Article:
Mea culpa isn't such a sorry strategy

The voice is one the people of Maryland have heard for generations. The words are a little different.

Comptroller William Donald Schaefer - the former Baltimore City councilman, mayor and Maryland governor known for gruffly ordering underlings to "Do it now" and blurting out sometimes impolitic opinions - is on the radio with a new ad acknowledging some of his recent political missteps.


"I've also said some things I shouldn't," the 84-year-old says in the 60-second spot airing statewide. "But I never meant to offend anyone. And if I did, I apologize."

Schaefer never addresses the specifics of his recent outbursts - rants against immigrants and minorities and sexually tinged behavior toward women. But locked in the most difficult fight of his long political career with a primary less than two weeks away, he is asking voters to overlook his indiscretions.


If it's election season, it seems, it's the season for apologies. Political mea culpas have long been a staple of campaign strategy - from Richard Nixon in his "Checkers speech" of 1952 to Bill Clinton during his impeachment crisis, and beyond.

Schaefer's campaign calls the new ad an attempt to help voters see through what it says has been a "distraction" from the issues in the tight race for comptroller. Political observers see it as a last-ditch effort to win over people who have supported Schaefer in the past but are worried about another four years of public gaffes.

"You get criticized when you don't apologize, and you get second-guessed if you do," said Laslo Boyd, Schaefer's campaign spokesman.

Regret also plays a role in an ad that will hit the airwaves starting today. It is the first of the campaign from former national NAACP head and congressman Kweisi Mfume, who is seeking the Democratic nomination for the Senate seat being vacated by retiring Paul S. Sarbanes. The first words out of Mfume's mouth are, "After my mother died in my arms when I was a teenager, I made some mistakes."

It could be a pre-emptive strike against possible questions that could be raised about his troubled adolescence, which included drug abuse, gang involvement and fathering children out of wedlock, several observers said. Mfume has addressed those issues in the past, and has never lost an election. While opponents have not tried to use his history against him in the current race, the ad could be a way to protect him against attacks in a general election, they said.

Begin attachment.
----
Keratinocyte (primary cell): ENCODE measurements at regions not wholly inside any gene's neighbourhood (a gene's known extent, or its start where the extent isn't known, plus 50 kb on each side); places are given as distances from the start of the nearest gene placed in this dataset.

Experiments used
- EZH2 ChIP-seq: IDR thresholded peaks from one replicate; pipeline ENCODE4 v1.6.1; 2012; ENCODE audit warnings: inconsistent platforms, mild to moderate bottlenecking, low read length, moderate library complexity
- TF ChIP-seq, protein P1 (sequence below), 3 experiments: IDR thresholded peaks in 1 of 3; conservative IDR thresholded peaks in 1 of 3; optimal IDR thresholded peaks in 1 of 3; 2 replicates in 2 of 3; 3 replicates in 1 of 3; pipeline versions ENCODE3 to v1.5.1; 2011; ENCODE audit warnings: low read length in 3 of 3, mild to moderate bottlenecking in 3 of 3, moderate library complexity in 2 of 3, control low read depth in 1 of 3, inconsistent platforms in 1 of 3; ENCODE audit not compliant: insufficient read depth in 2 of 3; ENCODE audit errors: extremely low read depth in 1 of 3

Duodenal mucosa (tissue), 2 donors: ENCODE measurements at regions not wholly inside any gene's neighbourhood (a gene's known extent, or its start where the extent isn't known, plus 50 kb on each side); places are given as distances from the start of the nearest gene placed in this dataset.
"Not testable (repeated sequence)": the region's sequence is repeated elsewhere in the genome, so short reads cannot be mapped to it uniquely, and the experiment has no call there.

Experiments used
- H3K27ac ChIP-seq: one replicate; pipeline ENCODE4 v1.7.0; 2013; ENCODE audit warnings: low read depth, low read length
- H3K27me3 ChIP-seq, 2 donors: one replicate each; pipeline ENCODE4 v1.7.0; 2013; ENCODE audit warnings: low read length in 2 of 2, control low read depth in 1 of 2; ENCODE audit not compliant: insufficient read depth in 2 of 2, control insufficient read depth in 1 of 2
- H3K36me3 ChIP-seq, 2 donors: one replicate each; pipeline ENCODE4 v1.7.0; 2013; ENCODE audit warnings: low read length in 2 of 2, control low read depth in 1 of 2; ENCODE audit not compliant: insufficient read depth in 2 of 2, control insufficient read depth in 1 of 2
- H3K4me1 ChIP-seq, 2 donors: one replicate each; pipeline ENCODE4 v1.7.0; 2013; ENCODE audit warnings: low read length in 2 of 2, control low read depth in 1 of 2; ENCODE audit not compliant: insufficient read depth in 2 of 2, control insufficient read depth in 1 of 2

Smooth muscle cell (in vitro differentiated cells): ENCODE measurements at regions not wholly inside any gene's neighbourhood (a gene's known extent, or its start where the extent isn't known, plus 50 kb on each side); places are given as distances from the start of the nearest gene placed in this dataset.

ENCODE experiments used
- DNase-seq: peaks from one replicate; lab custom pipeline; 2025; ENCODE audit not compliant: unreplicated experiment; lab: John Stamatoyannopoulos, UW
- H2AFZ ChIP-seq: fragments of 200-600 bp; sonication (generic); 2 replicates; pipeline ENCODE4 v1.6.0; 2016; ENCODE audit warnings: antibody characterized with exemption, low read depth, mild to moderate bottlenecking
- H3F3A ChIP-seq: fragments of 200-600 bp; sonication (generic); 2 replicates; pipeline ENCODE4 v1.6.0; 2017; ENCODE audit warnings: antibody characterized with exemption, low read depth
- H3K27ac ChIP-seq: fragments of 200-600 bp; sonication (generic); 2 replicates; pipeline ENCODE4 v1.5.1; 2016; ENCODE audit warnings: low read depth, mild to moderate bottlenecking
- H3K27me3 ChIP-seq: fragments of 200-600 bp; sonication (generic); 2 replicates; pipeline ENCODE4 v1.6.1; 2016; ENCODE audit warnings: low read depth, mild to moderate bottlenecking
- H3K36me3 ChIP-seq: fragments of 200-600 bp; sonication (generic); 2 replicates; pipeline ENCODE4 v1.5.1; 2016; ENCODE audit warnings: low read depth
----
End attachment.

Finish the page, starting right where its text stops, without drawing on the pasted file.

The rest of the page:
"There is nothing fundamentally more appealing than a redeemed sinner, and in politics it's been proven," said Ross K. Baker, a political science professor at Rutgers University.

The standard first television spot for a politician is a biographical sketch. Mfume's troubled background doesn't lend itself to that sort of narrative, Baker said.

"In the case of somebody who rose up from a tough neighborhood and had brushes with the law, it's hard to make that into a kind of Brady Bunch-childhood," he said. "It just isn't. So he might as well face it squarely."


It also could serve as a sort of inoculation in case something comes up in the future that voters don't already know about, he said. President Bush, for example, spoke of a misspent youth during his campaign in 2000, so when a decades-old drunken driving charge surfaced just before Election Day, people weren't surprised, Baker said.

The same for Bill Clinton. During the presidential campaign in 1992, he faced accusations of an affair with a woman named Gennifer Flowers. So when his relationship with White House intern Monica Lewinsky came to light, people were less shocked by the notion that Clinton might cheat on his wife, Baker said.

Sherrilyn A. Ifill, an associate law professor at the University of Maryland School of Law, said Mfume is sharing his inspirational story, saying, "'Look at my journey.' It also enables him to say, 'Look how far I've come.' ... He's turning that story - what would normally be a political liability - into an advantage," Ifill said.

Larry J. Sabato, director of the University of Virginia's Center for Politics, said Mfume is "capitalizing on his apparent life of reformation."

"The translation is: 'If I've done it, you can do it,'" he said. "This has been so public for so long. People love that speech he gives. It's almost a confessional. This is the age of Oprah. We love those things."

Sabato said he questions the sincerity of Schaefer's apology, considering the many things he has been called on to apologize for in recent years. This year, he was roundly condemned for making suggestive comments to a female aide who had just given him a coffee mug and walked away, commanding her to return and then "Walk again" as he watched. He once called for a registry of AIDS patients, calling them a "danger" who "bring it on themselves."


The use of the word "if" in referring to those whom he might have offended makes it "an apology without punch," Sabato said, something that might not prove effective.

Sabato said the political apology came into vogue in the late 1970s when two sitting governors - Brendan T. Byrne of New Jersey and New York's Hugh Carey - apologized to the public for their poor performances in their first terms and asked for forgiveness, along with second terms. Both were re-elected, Sabato noted.

Boyd, Schaefer's campaign spokesman, said the comptroller's ad is simply an attempt to get past some of the missteps of recent years. The message, Boyd said, is that Schaefer is the same person he has always been, the one elected so many times in the past.

"He has misspoken. He's said things that clearly have caused offense to some people, and that was never his intention," Boyd said. "Some of the controversy is getting in the way of people remembering all the good things that he does."